infirmity or any other cause.
[DE 21-2 at 27; 7].
A motion for summary judgment may not be granted unless there are no genuine issues of
material fact for trial and the movant is entitled to judgment as a matter of law. Fed. R. Civ. P.
The first-issued certificate of death listed Mr. Ellis as having died of natural causes; the causes
of death were anoxic encephalopathy, cardiac arrest, anaphylactic shock, hymenoptera
envenomation. [DE 21-1 at 27]. An amended certificate of death was issued on November 23,
56(a). The moving party bears the initial burden of demonstrating the absence of a genuine issue
of material fact. Celotex Corp. v. Catrett, 477 U.S. 317, 323 (1986). If that burden has been met,
the non-moving party must then come forward and establish the specific material facts in dispute
to survive summary judgment. Matsushita Elec. Indus. Co. v. Zenith Radio Corp., 475 U.S. 574,
588 (1986). In determining whether a genuine issue of material fact exists for trial, a trial court
views the evidence and the inferences in the light most favorable to the nonmoving party. Scott v.
Harris, 550 U.S. 372, 378 (2007). "A dispute is genuine if a reasonable jury could return a verdict
for the nonmoving party.... and [a] fact is material ifit might affect the outcome of the suit under
the governing law." Libertarian Party of Virginia v. Judd, 718 F.3d 308, 313 (4th Cir. 2013)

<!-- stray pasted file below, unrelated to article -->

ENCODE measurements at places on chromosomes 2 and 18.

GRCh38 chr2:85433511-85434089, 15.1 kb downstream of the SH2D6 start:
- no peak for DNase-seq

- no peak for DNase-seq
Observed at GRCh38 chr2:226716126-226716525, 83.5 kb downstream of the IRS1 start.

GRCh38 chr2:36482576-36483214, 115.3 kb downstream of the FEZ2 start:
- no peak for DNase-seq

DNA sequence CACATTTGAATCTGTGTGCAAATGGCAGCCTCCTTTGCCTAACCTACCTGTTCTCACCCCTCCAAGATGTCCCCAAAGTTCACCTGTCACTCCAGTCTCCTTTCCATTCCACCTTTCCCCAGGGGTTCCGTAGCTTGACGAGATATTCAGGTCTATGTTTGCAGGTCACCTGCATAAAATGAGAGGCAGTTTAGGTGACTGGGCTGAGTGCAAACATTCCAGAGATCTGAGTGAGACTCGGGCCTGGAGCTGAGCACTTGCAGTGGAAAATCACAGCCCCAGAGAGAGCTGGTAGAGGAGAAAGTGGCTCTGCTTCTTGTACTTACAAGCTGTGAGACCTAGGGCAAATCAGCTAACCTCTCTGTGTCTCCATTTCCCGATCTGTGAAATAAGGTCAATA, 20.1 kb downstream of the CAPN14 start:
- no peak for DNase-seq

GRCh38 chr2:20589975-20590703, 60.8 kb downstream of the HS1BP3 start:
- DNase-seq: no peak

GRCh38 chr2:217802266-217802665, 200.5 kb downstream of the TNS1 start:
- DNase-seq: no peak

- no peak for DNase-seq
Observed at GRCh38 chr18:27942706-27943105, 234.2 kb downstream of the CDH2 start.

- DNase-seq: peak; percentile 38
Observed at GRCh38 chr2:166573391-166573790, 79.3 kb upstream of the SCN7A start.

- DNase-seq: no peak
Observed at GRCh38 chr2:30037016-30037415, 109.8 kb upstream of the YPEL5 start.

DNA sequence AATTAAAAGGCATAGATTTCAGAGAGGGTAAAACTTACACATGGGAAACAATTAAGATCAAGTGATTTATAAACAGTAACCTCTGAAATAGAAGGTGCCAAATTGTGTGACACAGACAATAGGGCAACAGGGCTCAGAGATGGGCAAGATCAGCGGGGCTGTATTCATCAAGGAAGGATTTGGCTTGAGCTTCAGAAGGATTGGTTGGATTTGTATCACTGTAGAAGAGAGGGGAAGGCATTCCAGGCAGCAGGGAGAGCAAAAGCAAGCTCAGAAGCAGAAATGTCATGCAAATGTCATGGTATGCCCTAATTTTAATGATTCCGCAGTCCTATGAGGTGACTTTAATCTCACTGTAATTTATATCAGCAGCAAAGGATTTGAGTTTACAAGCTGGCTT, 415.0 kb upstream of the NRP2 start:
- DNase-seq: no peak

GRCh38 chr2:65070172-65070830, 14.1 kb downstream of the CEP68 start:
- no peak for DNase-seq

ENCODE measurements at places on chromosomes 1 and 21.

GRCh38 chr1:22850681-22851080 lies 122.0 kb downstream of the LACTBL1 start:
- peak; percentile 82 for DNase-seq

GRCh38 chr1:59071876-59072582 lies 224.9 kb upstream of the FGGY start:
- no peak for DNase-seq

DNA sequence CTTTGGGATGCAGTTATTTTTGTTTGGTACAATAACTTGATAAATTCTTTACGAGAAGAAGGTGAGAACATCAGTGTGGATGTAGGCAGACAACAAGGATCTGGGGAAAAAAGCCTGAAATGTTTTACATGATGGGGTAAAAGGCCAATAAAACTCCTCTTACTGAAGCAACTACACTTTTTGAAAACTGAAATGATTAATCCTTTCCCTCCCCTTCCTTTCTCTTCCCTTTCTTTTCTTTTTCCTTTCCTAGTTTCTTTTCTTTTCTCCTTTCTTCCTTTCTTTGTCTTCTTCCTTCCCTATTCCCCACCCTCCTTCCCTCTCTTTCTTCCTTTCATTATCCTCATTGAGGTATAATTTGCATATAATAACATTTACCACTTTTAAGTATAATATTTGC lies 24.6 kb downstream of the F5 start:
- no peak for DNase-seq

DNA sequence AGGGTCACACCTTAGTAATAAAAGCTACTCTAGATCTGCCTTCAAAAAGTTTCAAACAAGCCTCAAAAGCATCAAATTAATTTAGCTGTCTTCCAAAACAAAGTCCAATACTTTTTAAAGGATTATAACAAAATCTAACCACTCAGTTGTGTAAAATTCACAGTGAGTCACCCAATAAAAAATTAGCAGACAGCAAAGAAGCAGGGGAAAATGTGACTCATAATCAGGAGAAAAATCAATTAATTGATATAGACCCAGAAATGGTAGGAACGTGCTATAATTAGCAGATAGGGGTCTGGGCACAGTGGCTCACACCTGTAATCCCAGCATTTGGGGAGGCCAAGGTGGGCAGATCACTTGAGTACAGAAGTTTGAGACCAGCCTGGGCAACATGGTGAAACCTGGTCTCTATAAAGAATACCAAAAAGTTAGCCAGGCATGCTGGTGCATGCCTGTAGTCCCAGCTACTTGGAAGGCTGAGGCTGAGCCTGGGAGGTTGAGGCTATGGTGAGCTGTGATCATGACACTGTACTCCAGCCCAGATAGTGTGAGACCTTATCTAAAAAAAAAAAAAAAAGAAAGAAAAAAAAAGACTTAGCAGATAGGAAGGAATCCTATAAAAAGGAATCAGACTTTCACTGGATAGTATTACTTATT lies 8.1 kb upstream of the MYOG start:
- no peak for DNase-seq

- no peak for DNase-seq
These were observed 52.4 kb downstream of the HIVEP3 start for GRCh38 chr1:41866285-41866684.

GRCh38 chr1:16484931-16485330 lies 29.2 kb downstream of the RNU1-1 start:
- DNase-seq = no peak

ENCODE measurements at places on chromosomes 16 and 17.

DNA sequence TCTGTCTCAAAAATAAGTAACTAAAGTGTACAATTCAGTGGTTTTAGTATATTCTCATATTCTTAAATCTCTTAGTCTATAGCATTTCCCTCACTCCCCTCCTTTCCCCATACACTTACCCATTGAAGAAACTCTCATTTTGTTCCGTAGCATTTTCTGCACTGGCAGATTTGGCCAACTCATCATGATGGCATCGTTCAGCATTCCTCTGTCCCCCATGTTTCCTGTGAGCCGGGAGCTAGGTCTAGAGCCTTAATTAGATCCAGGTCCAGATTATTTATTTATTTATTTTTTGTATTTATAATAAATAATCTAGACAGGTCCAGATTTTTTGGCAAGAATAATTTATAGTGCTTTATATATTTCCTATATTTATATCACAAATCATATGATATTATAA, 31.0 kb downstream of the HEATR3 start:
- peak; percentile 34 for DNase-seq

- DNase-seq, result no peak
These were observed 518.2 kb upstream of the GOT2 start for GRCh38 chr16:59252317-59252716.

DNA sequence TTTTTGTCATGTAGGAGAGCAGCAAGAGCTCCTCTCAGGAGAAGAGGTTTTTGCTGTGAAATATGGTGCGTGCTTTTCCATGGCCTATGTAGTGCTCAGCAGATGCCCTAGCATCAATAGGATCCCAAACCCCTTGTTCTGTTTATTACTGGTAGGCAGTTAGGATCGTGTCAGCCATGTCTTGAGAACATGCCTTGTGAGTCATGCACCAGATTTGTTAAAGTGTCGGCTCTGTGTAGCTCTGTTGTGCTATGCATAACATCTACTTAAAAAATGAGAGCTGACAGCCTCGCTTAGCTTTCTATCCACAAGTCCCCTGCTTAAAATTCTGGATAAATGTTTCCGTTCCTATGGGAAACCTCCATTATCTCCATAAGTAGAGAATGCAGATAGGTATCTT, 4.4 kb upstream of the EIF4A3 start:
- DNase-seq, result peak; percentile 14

(internal quotations and citations omitted).
The parties agree that the plan at issue provides defendant with the discretion to interpret
the plan language and determine benefit eligibility, and thus that this Court reviews defendant's
decision for abuse of discretion. See Firestone Tire and Rubber Co. v. Bruch, 489 U.S. 101, 111
(1989); Woods v. Prudential Ins. Co. ofAm., 528 F.3d 320, 322 (4th Cir. 2008). When determining
whether a plan administrator or fiduciary abused its discretion,
a court may consider, but is not limited to, such factors as: (1) the language of the
plan; (2) the purposes and goals of the plan; (3) the adequacy of the materials
considered to make the decision and the degree to which they support it; (4)
whether the fiduciary's interpretation was consistent with other provisions in the
plan and with earlier interpretations of the plan; (5) whether the decisionmaking
process was reasoned and principled; (6) whether the decision was consistent with
the procedural and substantive requirements of BRISA; (7) any external standard
relevant to the exercise of discretion; and (8) the fiduciary's motives and any
conflict of interest it may have.
Booth v. Wal-Mart Stores, Inc. Associates Health and Welfare Plan, 201 F.3d 335, 342-43 (4th
Cir. 2000). A court cannot disturb the policy administrator's decision if it was reasonable, even if
the court would have reached a different conclusion. Id. at 341. "The administrator's decision is